Sewer Tile Sewer Pipe Pottery Folk Art Figure Small Head of a Man Collection Jim Linderman
Sewer Tile clay and brick makers were two different things, but there is an active community collecting antique bricks. When bricks are incised with figures such as this little man (the boss?) both forms exhibit the "end of day" whimsical esthetic.
Antique Brick with Incised Man Collection Jim Linderman
Well, does this piece depict Mack, or was Mack the maker? Either way, signed sewer pipe folk art is the most desirable, and this boy on a pot has a prominent signature on the bowl.
Collection Jim Linderman
Sewer Pipe Folk Art sculpture of a Kangaroo. An unusual form certainly, but the mostly anonymous fellow who worked the clay had imagination.
Sewer Tile Folk Art Pottery Kangaroo Collection Jim Linderman
A sewer tile study piece and small mystery. Described as a "presentation box" and if so, a highly personal item. It is sweet to consider a hard-working sewer tile worker filling this with gifts for a betrothed, perhaps even containing a ring.
On the other hand, could this be a doorstop? The common lion forms have long been considered doorstops. This piece has the weight which would work…and a handle to lift it out of the way. The piece measures six inches long, 3 inches wide and 7 inches tall, with handle.
The piece is clearly hollow and appears to have been made as a box. The two portions do have a rather elegant and modern curve where they meet. It also has decorative "feet" which consist of 5 circular sculpted forms. The handle is obviously broken (with several repairs.) Might it be possible the piece broke through a fall? Did the same incident which broke the handle create the two halves in such a unusual curved form?
Close inspection shows glaze having seeped into the inside edges where the pieces meet. I believe this WAS made as a box for that reason. It is signed twice. Once inside the cover "WHIT" and inside the lower piece the same. Whit is a name, though not the most common. This also supports the box with handle theory. Still, one would also think a presentation box would be inscribed with incision and decorative work. A simple and common matter for an "end of day" sculptor.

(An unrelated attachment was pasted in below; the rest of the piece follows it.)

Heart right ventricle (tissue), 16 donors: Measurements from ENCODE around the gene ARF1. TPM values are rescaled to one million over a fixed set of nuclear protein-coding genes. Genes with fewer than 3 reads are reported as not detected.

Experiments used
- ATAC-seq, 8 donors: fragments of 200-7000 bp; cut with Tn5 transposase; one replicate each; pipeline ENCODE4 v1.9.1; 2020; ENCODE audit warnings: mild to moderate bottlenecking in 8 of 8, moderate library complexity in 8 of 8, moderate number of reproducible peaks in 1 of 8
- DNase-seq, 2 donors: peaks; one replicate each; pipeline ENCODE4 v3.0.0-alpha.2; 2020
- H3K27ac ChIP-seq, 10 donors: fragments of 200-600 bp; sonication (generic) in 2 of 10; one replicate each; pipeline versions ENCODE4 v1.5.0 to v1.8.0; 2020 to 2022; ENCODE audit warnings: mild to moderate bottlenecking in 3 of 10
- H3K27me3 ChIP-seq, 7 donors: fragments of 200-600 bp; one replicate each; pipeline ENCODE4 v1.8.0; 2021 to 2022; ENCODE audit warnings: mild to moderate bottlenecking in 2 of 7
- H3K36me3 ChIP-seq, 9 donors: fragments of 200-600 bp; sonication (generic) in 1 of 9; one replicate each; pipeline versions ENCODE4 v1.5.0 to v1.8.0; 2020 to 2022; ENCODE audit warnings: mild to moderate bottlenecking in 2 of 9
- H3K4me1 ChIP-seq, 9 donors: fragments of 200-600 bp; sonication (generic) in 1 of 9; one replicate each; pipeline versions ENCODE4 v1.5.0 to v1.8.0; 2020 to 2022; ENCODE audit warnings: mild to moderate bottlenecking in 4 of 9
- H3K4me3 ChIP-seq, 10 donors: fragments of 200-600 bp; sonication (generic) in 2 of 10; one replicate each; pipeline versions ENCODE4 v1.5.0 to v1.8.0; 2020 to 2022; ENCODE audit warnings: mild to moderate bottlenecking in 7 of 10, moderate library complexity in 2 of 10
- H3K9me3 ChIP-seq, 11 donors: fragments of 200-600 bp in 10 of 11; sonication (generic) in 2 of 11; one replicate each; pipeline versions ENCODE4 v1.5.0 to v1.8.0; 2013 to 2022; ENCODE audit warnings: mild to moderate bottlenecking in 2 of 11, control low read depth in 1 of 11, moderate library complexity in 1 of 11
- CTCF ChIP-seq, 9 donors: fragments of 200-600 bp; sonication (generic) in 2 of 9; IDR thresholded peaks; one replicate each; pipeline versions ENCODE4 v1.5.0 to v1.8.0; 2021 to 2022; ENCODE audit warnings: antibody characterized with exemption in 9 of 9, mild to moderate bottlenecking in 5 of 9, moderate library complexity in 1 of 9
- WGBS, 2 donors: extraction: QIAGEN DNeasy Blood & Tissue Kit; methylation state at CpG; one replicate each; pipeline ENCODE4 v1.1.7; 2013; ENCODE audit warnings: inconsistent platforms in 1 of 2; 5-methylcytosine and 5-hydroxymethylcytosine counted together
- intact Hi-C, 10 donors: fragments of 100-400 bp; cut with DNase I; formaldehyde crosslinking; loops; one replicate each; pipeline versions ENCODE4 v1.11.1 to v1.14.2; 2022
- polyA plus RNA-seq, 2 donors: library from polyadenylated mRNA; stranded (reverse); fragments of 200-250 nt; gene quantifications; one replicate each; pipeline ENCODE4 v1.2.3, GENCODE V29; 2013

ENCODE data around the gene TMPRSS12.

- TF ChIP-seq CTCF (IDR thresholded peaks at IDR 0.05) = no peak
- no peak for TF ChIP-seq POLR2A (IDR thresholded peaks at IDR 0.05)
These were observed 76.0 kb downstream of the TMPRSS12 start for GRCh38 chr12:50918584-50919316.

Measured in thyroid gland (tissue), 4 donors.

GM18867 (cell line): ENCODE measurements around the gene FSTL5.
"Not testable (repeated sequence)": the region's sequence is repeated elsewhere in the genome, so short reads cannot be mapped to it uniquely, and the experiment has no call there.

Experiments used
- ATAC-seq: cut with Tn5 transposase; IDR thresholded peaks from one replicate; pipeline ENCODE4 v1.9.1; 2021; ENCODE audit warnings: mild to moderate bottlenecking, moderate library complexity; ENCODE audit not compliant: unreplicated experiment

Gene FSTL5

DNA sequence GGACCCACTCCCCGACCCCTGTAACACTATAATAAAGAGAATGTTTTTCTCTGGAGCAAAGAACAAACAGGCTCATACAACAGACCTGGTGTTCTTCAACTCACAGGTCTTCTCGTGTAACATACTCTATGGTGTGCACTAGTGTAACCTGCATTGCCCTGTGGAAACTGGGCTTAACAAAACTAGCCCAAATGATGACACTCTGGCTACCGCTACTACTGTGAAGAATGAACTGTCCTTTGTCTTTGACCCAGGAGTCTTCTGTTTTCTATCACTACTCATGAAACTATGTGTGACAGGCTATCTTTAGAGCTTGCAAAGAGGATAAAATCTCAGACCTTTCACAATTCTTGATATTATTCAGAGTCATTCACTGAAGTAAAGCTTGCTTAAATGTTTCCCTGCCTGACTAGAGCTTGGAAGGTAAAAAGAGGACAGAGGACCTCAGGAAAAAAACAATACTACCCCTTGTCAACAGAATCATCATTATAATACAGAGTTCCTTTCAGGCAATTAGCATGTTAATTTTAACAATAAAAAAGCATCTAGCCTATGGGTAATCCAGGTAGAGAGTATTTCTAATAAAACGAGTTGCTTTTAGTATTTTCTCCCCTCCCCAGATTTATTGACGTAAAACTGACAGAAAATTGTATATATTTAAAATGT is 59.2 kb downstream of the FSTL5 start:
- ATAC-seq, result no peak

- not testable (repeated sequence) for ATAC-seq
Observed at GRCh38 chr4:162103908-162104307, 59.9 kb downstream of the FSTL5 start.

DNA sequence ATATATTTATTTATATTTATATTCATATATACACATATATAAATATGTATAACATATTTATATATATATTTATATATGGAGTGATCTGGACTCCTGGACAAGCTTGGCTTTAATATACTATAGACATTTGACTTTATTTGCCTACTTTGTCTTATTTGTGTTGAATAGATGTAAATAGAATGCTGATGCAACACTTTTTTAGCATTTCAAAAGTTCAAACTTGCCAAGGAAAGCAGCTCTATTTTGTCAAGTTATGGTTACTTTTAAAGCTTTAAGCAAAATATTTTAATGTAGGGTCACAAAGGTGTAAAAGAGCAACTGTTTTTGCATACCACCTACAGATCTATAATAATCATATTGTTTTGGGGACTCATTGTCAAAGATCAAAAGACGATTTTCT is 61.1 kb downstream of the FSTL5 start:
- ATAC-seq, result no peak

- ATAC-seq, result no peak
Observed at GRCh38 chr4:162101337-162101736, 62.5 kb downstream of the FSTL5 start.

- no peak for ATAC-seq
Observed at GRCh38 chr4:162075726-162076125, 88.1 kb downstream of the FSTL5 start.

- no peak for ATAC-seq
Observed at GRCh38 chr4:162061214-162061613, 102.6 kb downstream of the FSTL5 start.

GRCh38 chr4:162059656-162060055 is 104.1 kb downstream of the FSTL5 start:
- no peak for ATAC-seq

Finally, this might just be an experiment! A whimsical attempt at a utilitarian object.
The piece could be restored to make the handle far less obviously broken, but I love it exactly as it is. When a piece is restored, all I see when I look at it from then on is the repair!
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Antique Sewer Time Sewer Pipe Pottery Presentation Box late 19th / Early 20th century. Collection Jim Linderman
Collection Jim Linderman
Large Sewer Tile Sewer Pipe Folk Art Sculpture Man with a Smile and Sideburns Pottery. Stable "cracks" came about as this solid chunk of clay was fired. Collection Jim Linderman
Match Holder with striker? Tree bark surface with monolith (match striker?)
Circa 1920 Collection Jim Linderman
A similar piece shown in Illustrated Handbook of Ohio Sewer Pipe Folk Art (1973) by Jack Adamson. His book is the most comprehensive source for Sewer Pipe sculpture.
J. W. Moore was in charge of the dig apparently. Diamond Clay was the name of the company, and related to American Sewer Pipe Company. Several dozen plants operated in the area. Mr. Moore was also involved with the Triangle Clay Company.
Here, a Real Photo Postcard shows clay miners of the area (organized into the Federal Union of Clay Miners Chapter 9985 marching on Labor Day Collection Jim Linderman
Sewer tile or Brick Clay Head of a Woman End of Day Folk Art Pottery Sculpture. Likely early 20th Century. The figure appears to have been built up over shards and leftover materials. Applied curls? Collection Jim Linderman